The Health Care Reform, also known as Obamacare, already has and will have an even stronger impact on every American. The impact of Obamacare on people age 65 and older will be significant; but not as strong as for people under age 65. A recent AARP paper makes an attempt to clear up some of the confusion about how Obamacare may change Medicare.
Destroying myths about Health Care Reform (Obamacare) and its Impact on Medicare
AARP addresses the following issues:
Medicare Spending Cuts
Medicare spending will be cut by a total of $716 billion between 2013 and 2022. The money will be used to fund Obamacare; including some provisions directed towards senior citizens, such as covering free preventive care and closing the infamous prescription drug “donut hole”. The law prohibits cuts to guaranteed Medicare benefits. There are two prime sources of spending cuts: Payment rate cuts and Medicare Advantage cuts. According to Sara Collins, vice president of the Commonwealth Fund, “savings will come from reining in unreasonable payments to providers, taxing high-premium plans (beginning in the year 2018), cracking down on fraud and waste, and encouraging patient-centered, coordinated care”.
Read Cost of Obamacare
Medicare Advantage Cuts
Medicare Advantage Plans are an alternative to Original Medicare offered by private insurance companies. The plans were created to reduce prices, but they actually cost taxpayers 14% more per enrollee than the Original Medicare. A decision was made to reallocate some of the Advantage money to the Obamacare program.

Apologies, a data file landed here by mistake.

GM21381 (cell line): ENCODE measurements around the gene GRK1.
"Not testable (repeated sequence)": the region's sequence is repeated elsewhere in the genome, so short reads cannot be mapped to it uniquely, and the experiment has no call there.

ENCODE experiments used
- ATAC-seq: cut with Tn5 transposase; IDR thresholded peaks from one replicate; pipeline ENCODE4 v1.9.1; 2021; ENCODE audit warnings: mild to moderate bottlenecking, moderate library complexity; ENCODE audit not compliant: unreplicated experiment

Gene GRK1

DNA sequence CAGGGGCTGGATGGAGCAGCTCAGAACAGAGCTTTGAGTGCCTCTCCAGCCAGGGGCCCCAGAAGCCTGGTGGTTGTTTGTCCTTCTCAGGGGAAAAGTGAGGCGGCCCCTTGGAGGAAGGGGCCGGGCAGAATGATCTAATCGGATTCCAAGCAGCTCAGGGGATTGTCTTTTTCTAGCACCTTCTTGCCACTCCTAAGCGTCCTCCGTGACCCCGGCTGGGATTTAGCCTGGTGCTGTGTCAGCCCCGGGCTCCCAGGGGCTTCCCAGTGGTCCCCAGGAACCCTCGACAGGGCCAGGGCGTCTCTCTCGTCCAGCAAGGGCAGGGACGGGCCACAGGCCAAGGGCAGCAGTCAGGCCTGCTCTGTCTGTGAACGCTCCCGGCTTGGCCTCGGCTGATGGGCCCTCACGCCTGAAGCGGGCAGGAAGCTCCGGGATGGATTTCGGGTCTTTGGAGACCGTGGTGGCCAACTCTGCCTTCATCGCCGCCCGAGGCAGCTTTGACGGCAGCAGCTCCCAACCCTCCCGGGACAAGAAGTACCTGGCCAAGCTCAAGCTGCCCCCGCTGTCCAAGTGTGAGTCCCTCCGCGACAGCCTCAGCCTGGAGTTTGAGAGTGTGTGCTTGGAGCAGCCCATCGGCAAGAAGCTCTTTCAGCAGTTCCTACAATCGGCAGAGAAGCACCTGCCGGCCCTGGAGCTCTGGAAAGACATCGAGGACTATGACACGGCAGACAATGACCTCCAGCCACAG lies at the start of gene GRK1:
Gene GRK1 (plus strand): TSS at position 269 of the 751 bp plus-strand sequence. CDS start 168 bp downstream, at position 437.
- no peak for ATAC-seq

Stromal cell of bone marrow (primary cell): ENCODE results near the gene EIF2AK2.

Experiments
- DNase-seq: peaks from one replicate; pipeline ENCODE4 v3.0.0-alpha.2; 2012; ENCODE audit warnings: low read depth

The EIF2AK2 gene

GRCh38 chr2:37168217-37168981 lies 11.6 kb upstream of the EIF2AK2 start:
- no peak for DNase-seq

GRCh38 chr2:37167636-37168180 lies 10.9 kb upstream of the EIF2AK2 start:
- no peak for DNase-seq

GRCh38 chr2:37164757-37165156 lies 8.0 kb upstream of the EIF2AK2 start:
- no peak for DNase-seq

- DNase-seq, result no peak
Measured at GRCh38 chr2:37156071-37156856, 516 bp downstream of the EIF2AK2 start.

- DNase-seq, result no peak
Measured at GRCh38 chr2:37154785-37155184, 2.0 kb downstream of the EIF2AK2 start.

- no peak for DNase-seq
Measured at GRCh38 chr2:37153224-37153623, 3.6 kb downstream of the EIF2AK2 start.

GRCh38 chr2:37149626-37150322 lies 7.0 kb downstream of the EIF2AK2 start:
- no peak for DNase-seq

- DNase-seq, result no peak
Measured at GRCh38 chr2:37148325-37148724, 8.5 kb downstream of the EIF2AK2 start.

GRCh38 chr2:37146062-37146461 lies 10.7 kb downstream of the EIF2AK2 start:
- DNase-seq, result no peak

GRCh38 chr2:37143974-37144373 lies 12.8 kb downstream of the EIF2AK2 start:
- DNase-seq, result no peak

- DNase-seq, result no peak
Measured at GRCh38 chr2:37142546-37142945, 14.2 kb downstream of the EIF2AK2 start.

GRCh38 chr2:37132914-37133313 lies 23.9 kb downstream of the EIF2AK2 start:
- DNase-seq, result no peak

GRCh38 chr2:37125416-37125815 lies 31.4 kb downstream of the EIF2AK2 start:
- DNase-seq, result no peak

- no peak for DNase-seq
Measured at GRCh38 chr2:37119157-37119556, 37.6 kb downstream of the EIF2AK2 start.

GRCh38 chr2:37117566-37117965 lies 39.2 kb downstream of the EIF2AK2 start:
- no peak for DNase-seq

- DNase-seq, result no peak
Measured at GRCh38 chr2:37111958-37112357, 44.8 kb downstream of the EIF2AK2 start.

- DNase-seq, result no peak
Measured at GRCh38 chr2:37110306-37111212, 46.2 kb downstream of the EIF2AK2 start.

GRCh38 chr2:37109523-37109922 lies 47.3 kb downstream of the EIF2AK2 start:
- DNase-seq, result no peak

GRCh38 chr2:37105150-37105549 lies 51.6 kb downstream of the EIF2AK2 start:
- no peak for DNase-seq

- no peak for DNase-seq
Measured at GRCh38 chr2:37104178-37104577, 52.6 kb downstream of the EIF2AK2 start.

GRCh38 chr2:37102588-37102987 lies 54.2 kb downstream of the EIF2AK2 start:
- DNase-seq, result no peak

Obamacare does not eliminate Advantage plans – you still may continue to select one of them. Rather, through the recently introduced CMS 5 Star Rating system, the law ensures that the best Advantage plans will be rewarded monetarily and the worst will be punished.
Medicare Supplement Market
For the most part the Medicare Supplement market will be largely unaffected by Obamacare.
Do I need to have additional insurance?
No, there is no requirement for people with Medicare to have any additional insurance.
Will I be allowed to join a Marketplace plan?
Yes, you will. But in most cases it may be to your advantage to sign up for or keep your Medicare. If you join a Marketplace plan, you:
- May pay more for your coverage. On the other hand, Part B premiums are determined by a formula designed by Congress a decade ago, based on the previous year’s Medicare costs. The Obamacare law did not change that formula, and Part B premiums are not expected to rise significantly.
- May have to pay a penalty for Parts A, B, and D if you choose to sign up for Medicare later.
- Will not be eligible for any premium tax credits and cost-sharing reduction.
What still remains to be seen…
But many issues remain. In particular:
It still remains to be seen what impact the substantial cuts in Medicare will have on health care quality. Despite the fact that the law prohibits cuts to guaranteed Medicare benefits, its quality may suffer.
As a result of Obamacare, doctors may get crushed. Many doctors are thinking of dropping out of the system anyway, and the addition of many millions of uninsured people may make the load on remaining doctors unbearable, and the patients’ life miserable. The Medicare payment rate cuts may just aggravate the situation.
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